My husband and I started our overland journey through Southern Africa in January 2019.
During this time we drove more than 23 000 kilometers navigating our way through 6 countries while living in our Land Rover Defender named @mkulu_the_landy. We camped at more than 60 campsites, visited multiple wildlife reserves and national parks, where sometimes campsites were very remote and far from civilization.
For the most part of our trip, we had limited cellphone coverage and internet access. On the days we did, we’d set out time to catch up on admin, connect with family and friends and do some trip planning.
Whether online or offline we relied on some very nifty apps to help us through our journey. These are our must-have apps for Overlanding Africa:
People are often concerned that they won’t see any animals when they do a self-drive safari because they don’t have a trained eye or won’t know where to go. It’s definitely not as challenging as you might think. Here are some tips for spotting animals on a self-drive safari.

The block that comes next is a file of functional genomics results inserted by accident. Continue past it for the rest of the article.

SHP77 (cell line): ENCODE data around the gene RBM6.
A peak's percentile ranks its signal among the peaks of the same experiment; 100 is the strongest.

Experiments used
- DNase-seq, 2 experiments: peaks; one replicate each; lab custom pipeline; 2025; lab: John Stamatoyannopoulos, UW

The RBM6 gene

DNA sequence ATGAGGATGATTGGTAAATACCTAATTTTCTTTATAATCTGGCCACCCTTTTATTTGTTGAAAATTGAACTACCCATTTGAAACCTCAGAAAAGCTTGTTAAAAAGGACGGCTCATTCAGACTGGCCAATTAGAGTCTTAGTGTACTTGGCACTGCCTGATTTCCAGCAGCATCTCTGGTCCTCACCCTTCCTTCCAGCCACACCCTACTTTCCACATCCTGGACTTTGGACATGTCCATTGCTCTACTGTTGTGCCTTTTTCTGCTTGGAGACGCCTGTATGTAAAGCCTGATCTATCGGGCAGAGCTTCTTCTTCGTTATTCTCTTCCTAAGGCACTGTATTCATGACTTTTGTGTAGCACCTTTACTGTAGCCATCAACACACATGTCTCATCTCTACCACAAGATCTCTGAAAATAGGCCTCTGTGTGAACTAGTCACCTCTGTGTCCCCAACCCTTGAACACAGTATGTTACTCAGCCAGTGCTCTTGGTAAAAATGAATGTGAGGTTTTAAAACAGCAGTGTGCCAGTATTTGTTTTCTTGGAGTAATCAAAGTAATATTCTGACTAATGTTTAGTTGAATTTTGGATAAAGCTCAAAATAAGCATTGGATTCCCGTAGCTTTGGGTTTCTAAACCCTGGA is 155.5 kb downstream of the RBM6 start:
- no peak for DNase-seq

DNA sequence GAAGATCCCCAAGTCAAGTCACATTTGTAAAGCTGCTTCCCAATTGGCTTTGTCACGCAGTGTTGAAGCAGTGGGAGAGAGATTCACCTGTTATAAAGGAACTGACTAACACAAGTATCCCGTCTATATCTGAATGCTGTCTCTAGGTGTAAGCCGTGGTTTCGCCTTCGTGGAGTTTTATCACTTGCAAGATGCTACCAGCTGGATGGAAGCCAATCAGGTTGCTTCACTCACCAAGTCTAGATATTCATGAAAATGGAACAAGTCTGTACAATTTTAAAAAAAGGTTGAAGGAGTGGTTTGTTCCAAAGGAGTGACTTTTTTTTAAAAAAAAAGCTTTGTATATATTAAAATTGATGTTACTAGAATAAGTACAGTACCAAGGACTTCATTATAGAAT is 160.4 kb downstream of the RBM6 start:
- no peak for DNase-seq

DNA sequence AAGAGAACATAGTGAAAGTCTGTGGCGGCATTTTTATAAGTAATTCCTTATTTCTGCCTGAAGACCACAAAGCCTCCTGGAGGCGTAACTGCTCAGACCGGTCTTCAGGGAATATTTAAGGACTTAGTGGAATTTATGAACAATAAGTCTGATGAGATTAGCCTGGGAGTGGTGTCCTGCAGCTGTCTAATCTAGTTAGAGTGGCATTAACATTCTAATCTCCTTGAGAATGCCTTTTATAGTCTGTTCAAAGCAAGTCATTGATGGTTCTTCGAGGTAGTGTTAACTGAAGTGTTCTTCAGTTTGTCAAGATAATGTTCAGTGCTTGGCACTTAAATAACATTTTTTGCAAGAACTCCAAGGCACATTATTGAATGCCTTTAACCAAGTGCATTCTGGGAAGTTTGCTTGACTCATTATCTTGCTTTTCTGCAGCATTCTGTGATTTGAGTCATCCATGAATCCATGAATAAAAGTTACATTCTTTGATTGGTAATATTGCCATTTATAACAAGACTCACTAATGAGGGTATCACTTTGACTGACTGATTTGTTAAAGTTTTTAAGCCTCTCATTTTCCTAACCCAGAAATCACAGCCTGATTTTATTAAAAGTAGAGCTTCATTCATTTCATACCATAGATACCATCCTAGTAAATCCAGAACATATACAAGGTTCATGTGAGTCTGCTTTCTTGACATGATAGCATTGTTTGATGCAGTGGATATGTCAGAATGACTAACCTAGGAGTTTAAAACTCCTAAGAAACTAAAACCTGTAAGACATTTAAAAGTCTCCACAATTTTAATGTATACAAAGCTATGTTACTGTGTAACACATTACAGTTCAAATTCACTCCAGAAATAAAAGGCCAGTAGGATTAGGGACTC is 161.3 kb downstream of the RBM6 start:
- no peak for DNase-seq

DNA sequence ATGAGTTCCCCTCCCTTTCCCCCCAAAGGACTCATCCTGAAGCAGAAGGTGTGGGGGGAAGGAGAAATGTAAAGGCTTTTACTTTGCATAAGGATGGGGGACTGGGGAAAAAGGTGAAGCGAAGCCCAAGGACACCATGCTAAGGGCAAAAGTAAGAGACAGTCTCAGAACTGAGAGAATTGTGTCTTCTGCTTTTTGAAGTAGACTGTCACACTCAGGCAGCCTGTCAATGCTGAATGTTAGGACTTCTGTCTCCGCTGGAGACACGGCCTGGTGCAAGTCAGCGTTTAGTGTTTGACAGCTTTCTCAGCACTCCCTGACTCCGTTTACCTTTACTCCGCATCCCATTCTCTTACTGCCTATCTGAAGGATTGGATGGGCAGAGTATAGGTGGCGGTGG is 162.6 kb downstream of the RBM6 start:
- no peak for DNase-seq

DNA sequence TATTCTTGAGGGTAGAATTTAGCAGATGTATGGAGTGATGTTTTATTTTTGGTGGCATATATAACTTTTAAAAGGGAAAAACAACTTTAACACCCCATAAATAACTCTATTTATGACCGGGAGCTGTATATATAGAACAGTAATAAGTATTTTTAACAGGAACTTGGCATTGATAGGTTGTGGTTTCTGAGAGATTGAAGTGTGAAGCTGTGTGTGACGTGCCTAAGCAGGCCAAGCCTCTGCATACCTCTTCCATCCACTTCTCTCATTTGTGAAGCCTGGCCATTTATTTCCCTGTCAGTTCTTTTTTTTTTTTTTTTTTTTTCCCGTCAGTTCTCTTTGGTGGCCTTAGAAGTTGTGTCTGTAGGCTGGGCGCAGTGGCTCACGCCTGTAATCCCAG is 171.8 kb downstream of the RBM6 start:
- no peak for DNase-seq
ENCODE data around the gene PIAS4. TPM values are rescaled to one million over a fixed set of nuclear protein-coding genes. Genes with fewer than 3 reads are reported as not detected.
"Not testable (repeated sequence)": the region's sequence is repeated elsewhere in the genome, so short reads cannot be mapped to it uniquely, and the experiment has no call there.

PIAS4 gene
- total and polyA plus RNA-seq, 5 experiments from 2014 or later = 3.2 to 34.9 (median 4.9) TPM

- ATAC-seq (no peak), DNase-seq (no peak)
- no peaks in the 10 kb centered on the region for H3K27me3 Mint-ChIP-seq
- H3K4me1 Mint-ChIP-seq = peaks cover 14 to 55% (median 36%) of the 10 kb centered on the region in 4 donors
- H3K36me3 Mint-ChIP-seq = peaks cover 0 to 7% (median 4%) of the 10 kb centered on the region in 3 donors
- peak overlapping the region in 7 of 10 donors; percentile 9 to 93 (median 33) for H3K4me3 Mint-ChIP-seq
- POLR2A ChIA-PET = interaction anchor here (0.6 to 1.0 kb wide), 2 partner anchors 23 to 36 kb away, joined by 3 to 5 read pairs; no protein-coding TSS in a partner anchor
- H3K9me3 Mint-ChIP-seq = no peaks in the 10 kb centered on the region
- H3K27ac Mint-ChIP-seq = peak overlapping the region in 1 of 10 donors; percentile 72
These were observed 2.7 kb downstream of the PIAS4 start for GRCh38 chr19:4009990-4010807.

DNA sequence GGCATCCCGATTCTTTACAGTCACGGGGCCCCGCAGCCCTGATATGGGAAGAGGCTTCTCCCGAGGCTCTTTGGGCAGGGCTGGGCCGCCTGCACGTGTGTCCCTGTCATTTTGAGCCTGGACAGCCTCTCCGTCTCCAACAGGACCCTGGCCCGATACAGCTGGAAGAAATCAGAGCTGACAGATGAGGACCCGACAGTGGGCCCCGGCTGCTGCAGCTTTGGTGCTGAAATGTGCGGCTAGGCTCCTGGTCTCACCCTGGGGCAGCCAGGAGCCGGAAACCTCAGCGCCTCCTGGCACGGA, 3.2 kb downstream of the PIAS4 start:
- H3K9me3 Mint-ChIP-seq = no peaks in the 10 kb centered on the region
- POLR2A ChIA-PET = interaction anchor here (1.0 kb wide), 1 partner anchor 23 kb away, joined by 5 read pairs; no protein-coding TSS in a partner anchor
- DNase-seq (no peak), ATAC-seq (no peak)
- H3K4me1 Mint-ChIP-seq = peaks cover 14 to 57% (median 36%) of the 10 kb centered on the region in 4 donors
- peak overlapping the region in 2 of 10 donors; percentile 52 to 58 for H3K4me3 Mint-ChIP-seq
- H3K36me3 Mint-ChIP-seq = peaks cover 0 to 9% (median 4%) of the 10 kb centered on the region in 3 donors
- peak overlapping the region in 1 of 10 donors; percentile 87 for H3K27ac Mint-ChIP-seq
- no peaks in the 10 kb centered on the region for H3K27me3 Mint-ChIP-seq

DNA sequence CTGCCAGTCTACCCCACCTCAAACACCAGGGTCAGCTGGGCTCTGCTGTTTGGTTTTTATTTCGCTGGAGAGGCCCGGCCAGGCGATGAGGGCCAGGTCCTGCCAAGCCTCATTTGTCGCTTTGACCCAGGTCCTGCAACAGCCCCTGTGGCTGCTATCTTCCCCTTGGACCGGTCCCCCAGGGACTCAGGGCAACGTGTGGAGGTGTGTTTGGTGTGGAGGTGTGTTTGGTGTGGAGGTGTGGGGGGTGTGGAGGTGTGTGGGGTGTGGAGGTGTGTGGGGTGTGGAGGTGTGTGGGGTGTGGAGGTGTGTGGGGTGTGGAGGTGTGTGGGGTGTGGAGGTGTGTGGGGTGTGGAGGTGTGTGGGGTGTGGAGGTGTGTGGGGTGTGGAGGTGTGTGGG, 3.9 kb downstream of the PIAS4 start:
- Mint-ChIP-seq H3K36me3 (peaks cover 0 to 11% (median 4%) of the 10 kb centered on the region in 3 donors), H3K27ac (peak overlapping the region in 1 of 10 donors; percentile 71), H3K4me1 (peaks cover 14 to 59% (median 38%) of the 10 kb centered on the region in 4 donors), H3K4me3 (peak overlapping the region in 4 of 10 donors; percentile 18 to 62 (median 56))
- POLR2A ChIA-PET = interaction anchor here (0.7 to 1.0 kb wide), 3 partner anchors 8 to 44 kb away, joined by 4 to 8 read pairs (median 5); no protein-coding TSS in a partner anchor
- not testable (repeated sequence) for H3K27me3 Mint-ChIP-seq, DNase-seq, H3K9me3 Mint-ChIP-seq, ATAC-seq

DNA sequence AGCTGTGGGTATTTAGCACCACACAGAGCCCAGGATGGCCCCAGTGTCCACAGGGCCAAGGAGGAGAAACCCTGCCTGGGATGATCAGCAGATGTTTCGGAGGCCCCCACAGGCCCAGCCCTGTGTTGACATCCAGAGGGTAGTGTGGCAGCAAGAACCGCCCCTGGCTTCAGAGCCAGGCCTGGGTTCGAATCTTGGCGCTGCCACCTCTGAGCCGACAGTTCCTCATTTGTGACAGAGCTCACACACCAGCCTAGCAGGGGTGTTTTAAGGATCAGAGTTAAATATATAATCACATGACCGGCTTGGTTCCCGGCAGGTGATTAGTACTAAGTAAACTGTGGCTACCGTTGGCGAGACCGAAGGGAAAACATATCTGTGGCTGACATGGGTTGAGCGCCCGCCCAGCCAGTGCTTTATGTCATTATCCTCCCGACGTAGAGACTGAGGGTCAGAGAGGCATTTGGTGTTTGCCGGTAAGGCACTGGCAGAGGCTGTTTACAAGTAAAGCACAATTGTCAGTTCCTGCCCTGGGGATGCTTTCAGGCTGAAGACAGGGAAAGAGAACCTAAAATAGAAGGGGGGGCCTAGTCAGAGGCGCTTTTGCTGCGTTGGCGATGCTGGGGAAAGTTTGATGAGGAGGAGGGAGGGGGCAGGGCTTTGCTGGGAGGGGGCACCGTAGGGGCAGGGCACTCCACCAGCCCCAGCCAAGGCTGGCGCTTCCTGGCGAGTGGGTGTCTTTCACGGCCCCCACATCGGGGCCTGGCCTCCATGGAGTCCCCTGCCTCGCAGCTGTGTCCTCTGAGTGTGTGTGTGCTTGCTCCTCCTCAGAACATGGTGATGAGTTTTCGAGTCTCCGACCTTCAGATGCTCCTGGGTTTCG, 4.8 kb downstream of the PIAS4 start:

My husband and I are planning an overland trip in 2019 and during this trip we will need to live in our trusty Land Rover Defender for more than 5 months. Crazy I know, but is it really? There has been a massive uptake in the van life movement the past few years, these are young couples and families who want to keep life simple and live a mobile lifestyle.
The Kgalagadi Transfrontier Park is famous for it’s red sand dunes, black maned lions and exceptional wildlife photography opportunities. It has become a very popular safari destination for travellers looking for a more rustic and down to earth experience. If you are planning to visit the Kgalagadi, here are some tips before you go.
We are off on another adventure and this time it is a 5 day camping safari in the Kgalagadi Transfrontier Park.
We haven’t been to the park since last winter, and packing for a safari in winter and packing for a safari in summer will deliver two different suitcases. If you want see what to pack for winter safari, read my post here.
It’s in the midst of summer now, and summer months in the Kalahari delivers a dry heat with temperatures reaching up to 40 degree Celsius during the day with the occasional thunder shower in the late afternoon. If you are camping, there is no hiding from both so it’s best you are well prepared.
In a few days, I will be visiting one of my favorite national parks for another eventful safari and it’s time decide what to pack.